where A is the scale coefficient (generally very close to one), and B is the offset (generally very close to zero). If you take a series of measurements at different pressures for a sensor you're calibrating, while your gold standard is measuring the same pressure, you can get a series of pairs of measurements. That series can then be used as the input to a linear regression, the output of which is A and B for the sensor you're calibrating. Then you've got that sensor's equation relative to your gold standard sensor.
At that point it's just some simple math to “correct” the sensor you're calibrating. It's equation is
S = AP + B.
The gold standard's equation is
S = P
(by definition). The difference between them (the error, or E) is
E = (A-1)P + B.
Therefore the corrected pressure
C = S - ((A-1)P + B).
That's not so bad! I'm implementing a class that does this right now. The most challenging bit of that is the user interface: a way to let the user (me!) click a button to capture a new set of data. The irrigation supervisor can't do that on its own, because it doesn't know when all the sensors should be showing the same pressure – it needs a human assist for that...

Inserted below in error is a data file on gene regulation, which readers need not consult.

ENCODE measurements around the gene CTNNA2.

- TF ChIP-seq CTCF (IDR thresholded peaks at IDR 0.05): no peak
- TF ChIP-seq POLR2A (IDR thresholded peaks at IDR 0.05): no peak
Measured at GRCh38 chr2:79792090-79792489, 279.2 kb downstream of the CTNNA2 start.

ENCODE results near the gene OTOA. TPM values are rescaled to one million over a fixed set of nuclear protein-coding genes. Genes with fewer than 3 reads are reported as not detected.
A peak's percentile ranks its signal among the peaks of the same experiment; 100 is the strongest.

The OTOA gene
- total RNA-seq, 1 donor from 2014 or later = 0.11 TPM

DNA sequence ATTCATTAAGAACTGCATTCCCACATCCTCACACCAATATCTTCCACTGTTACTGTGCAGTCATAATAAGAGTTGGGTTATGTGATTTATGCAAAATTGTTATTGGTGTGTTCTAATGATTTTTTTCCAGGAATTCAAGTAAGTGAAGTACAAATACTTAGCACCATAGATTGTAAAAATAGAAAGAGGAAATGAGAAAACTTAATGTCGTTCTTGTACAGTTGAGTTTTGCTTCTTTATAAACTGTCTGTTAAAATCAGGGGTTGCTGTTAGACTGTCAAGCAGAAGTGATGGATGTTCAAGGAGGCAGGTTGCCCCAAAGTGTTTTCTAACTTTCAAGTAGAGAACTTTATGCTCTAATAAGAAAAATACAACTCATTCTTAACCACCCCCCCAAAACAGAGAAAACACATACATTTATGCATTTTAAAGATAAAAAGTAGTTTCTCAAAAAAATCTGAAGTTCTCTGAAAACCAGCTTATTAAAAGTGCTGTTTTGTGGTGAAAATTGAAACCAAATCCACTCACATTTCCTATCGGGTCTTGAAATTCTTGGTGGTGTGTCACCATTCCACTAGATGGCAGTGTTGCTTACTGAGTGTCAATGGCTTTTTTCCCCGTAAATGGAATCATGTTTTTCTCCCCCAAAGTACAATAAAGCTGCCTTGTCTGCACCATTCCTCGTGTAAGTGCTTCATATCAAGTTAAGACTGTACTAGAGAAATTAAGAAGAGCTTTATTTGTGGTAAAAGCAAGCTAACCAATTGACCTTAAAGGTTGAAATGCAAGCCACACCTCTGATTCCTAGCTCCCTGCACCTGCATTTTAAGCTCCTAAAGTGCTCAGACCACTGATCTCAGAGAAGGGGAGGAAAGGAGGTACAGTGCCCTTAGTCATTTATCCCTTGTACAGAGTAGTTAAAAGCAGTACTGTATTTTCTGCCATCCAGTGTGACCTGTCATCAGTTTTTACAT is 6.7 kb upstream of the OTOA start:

Sunday, August 13, 2017
And we've got another one lined up for tomorrow: prime ribeye steak, local (Idaho) baked potatoes, and asparagus from Washington state...
Saturday, August 12, 2017
We just finished a spectacular meal: poke made with big-eye tuna and avocado on brown rice, Galia melon for dessert, washed down with Pelligrino sparkling water. I'm so full I can scarcely move, and I'm afraid my brain may shut down from the food coma I can feel coming over me – and I've got some programming to do, dang it!
So I lit off the zone that contains our struggling lilacs, and then lit off the pump. It took about six seconds for the pump to start up and then ramp up its speed until we had the targeted pressure (50 psi). Once there, it bobbled about for about five seconds more, and then it was rock-solid at 50 psi. This is while around 30 gallons per minute are flowing, and the inlet pressure to the pump was at 32 psi. So we're getting a nice, steady 18 psi boost, exactly as designed. Woo hoo!
At that 18 psi boost, the pump is consuming 5.6 amps on the single-phase 220 volt input line. That works out to about 1,200 watts, which is about the same as Debbie's hair dryer. Not bad! Right now that power is being supplied entirely by my solar panel array, so it's costing me exactly nothing. Even better! :)
This morning we heard that she had a relatively peaceful night, considering that it was her first night away from the litter, and first night in a crate. There was one bout of whining, which turned out to be related to a fecal explosion. After some cleanup and drying, she was down for the rest of the night. I expect her to be even more tired tonight, as Michelle and her kids will have the entire day with her. :)